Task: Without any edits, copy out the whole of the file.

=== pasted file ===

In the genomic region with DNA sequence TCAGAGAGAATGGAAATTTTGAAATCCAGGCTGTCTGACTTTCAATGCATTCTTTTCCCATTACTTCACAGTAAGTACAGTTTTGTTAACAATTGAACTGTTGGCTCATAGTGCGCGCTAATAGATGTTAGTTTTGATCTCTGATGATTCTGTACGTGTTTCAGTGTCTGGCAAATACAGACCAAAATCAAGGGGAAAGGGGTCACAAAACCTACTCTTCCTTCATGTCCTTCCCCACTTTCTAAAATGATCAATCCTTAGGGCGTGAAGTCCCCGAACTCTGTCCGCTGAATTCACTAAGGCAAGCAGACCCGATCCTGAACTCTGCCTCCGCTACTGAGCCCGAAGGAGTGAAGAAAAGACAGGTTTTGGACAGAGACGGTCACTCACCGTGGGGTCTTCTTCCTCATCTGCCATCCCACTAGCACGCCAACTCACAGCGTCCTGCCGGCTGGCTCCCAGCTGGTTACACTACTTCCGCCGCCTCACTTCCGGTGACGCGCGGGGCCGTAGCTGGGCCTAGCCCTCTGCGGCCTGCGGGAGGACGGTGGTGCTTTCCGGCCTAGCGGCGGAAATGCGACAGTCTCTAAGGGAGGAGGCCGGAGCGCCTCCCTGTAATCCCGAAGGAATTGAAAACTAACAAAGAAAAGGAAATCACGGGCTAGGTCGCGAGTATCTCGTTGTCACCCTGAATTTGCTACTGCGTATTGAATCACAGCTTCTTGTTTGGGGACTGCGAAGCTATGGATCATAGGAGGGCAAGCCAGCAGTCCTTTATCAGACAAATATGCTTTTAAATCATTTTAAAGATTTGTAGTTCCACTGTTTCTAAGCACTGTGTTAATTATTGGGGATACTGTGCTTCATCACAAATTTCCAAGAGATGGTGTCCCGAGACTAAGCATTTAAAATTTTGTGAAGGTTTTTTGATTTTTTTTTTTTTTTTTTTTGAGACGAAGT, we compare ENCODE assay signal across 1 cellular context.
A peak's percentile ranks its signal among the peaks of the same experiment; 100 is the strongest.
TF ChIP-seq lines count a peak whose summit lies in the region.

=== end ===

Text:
In the genomic region with DNA sequence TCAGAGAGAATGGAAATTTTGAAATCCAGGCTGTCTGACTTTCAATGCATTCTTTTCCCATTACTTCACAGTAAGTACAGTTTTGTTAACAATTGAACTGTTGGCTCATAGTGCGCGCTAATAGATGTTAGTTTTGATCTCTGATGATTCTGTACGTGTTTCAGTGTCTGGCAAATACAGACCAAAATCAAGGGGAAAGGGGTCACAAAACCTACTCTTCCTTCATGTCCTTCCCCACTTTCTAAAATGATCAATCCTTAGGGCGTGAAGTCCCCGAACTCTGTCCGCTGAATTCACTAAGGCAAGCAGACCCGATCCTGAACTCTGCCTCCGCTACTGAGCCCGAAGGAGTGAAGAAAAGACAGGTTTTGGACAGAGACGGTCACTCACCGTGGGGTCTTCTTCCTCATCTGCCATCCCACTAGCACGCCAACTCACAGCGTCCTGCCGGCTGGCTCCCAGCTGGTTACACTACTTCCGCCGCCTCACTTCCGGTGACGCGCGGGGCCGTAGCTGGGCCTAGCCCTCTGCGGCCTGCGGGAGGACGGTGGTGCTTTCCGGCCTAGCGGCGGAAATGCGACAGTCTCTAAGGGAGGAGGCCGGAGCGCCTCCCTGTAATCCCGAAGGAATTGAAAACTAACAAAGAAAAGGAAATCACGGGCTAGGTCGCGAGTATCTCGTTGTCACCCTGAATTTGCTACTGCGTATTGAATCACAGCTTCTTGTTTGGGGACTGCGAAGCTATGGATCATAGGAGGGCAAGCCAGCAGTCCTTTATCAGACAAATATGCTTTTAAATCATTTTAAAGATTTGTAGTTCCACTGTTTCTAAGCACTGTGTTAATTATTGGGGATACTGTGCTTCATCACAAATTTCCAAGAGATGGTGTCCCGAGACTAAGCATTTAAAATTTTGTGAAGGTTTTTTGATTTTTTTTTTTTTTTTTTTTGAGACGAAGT, we compare ENCODE assay signal across 1 cellular context.
A peak's percentile ranks its signal among the peaks of the same experiment; 100 is the strongest.
TF ChIP-seq lines count a peak whose summit lies in the region.